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The August Council school was the first test of the car on the track. Tracy had driven the car a couple of times around the block, but never had a chance to experience what the car can do. At Blackhawk Frams the motor finally came up to full operating temperature, and the rev limiter was hit more than once!
We did find some issues, like a plug missing in the transmission. Apparently not uncommon with these gear boxes. So now we have a good reason to take the drive train out and can take care of the leaking rear seal with very little extra cost.

Fiat 124 Abarth replica at Blackhawk Farms

This is the story of Don Tuscany's Race car. It all started with a spin the "kink" at Road America, where he found himself knocked out in an car destroying encounter with the wall.



After a while during which he didn’t loose his sense of humor, he decided to build a new car, but this time from scratch and in Abarth trim.



A new tub was found near Ottawa in Canada, and this was completely seam welded, and changes according to the Abarth set up were performed.



New body parts were fitted and fabricated.



And Bruce Brabec from Wolf Racing made a new custom fitted roll cage. They also built the roll cage in Don's destroyed old Fiat, and since that was part of the reason he survived these specialist were a logic choice to perform this job.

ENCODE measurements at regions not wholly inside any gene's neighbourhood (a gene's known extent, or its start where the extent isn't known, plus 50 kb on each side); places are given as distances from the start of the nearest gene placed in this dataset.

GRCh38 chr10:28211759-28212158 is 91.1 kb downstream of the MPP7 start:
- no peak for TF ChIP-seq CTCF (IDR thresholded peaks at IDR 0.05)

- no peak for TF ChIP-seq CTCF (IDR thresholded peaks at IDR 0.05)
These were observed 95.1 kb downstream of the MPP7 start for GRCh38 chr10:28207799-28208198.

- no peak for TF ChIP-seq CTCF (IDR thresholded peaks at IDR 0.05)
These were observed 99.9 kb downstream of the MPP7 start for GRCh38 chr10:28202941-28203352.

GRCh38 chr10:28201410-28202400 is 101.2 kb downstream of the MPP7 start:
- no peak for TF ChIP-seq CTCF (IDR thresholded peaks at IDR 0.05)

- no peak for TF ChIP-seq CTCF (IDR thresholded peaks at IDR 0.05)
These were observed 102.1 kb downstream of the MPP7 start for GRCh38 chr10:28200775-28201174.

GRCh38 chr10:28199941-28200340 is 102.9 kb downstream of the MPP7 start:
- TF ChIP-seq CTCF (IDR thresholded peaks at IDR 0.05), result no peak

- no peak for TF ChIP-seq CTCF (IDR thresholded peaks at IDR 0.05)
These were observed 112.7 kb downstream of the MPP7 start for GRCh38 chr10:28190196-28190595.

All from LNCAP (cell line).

The engine was build from scratch too, with custom pistons high flowing head, "hot" cam shafts etc etc. When the motor was finally completely assembled, it was tested on our test stand before putting it on the dynomometer.



The engine was dynoed by Barry Sale at PHP Racengines in Wauconda. Historic Race Car now has the ability to dyno in house!



The car was wired by Rich Range, and is fully equipped for road use ( The Abarth after all was a Rally car) including blinkers, horn, lights. We rebuild a 5 speed Abarth transmission, installed an accusump system and a 4 nozzle fire system installed. The steering column was customized and a custom seat that would fit Don's frame installed.



At this time the car was ready to be tested.



With thanks to John Tulloch , who purchased a Mini Cooper Vintage Race car through us, we were able to test a day at the Autobahn. The day was cut short, due to a vibration at higher speeds.

After solving that issue Don is now racing his car with VSCDA, where it draws a lot of positive attention.



Many thanks to Don Tuscany, for allowing us to show what we are able of!